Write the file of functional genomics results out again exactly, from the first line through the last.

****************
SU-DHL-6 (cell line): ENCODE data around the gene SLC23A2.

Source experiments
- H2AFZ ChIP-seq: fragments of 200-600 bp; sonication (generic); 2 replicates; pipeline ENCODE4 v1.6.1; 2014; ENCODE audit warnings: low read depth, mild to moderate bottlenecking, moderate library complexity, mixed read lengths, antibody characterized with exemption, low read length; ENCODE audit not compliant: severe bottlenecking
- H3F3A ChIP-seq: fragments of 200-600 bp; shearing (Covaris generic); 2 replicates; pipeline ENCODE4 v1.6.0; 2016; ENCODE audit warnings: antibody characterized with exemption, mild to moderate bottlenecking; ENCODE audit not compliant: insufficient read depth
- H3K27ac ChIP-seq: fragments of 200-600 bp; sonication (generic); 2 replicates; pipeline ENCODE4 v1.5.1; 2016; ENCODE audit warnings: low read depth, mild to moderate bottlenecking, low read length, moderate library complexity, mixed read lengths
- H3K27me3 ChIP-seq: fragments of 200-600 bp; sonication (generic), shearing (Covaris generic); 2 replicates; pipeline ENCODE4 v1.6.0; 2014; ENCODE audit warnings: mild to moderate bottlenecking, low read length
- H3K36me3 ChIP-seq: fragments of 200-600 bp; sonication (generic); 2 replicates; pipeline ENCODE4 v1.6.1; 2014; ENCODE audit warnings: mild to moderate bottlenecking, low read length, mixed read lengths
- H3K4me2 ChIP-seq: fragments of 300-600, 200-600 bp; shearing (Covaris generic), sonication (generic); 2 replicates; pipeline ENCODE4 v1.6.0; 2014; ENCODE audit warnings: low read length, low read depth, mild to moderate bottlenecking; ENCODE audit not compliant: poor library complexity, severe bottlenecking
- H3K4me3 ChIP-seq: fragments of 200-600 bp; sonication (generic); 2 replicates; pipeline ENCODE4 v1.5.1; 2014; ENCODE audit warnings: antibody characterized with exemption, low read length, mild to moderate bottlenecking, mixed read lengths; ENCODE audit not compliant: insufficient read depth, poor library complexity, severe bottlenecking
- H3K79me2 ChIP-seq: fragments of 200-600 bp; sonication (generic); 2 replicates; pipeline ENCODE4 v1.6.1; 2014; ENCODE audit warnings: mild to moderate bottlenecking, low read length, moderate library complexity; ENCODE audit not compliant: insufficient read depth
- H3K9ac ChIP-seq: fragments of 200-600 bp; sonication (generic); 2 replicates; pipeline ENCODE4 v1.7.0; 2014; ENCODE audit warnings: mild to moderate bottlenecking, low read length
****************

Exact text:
SU-DHL-6 (cell line): ENCODE data around the gene SLC23A2.

Source experiments
- H2AFZ ChIP-seq: fragments of 200-600 bp; sonication (generic); 2 replicates; pipeline ENCODE4 v1.6.1; 2014; ENCODE audit warnings: low read depth, mild to moderate bottlenecking, moderate library complexity, mixed read lengths, antibody characterized with exemption, low read length; ENCODE audit not compliant: severe bottlenecking
- H3F3A ChIP-seq: fragments of 200-600 bp; shearing (Covaris generic); 2 replicates; pipeline ENCODE4 v1.6.0; 2016; ENCODE audit warnings: antibody characterized with exemption, mild to moderate bottlenecking; ENCODE audit not compliant: insufficient read depth
- H3K27ac ChIP-seq: fragments of 200-600 bp; sonication (generic); 2 replicates; pipeline ENCODE4 v1.5.1; 2016; ENCODE audit warnings: low read depth, mild to moderate bottlenecking, low read length, moderate library complexity, mixed read lengths
- H3K27me3 ChIP-seq: fragments of 200-600 bp; sonication (generic), shearing (Covaris generic); 2 replicates; pipeline ENCODE4 v1.6.0; 2014; ENCODE audit warnings: mild to moderate bottlenecking, low read length
- H3K36me3 ChIP-seq: fragments of 200-600 bp; sonication (generic); 2 replicates; pipeline ENCODE4 v1.6.1; 2014; ENCODE audit warnings: mild to moderate bottlenecking, low read length, mixed read lengths
- H3K4me2 ChIP-seq: fragments of 300-600, 200-600 bp; shearing (Covaris generic), sonication (generic); 2 replicates; pipeline ENCODE4 v1.6.0; 2014; ENCODE audit warnings: low read length, low read depth, mild to moderate bottlenecking; ENCODE audit not compliant: poor library complexity, severe bottlenecking
- H3K4me3 ChIP-seq: fragments of 200-600 bp; sonication (generic); 2 replicates; pipeline ENCODE4 v1.5.1; 2014; ENCODE audit warnings: antibody characterized with exemption, low read length, mild to moderate bottlenecking, mixed read lengths; ENCODE audit not compliant: insufficient read depth, poor library complexity, severe bottlenecking
- H3K79me2 ChIP-seq: fragments of 200-600 bp; sonication (generic); 2 replicates; pipeline ENCODE4 v1.6.1; 2014; ENCODE audit warnings: mild to moderate bottlenecking, low read length, moderate library complexity; ENCODE audit not compliant: insufficient read depth
- H3K9ac ChIP-seq: fragments of 200-600 bp; sonication (generic); 2 replicates; pipeline ENCODE4 v1.7.0; 2014; ENCODE audit warnings: mild to moderate bottlenecking, low read length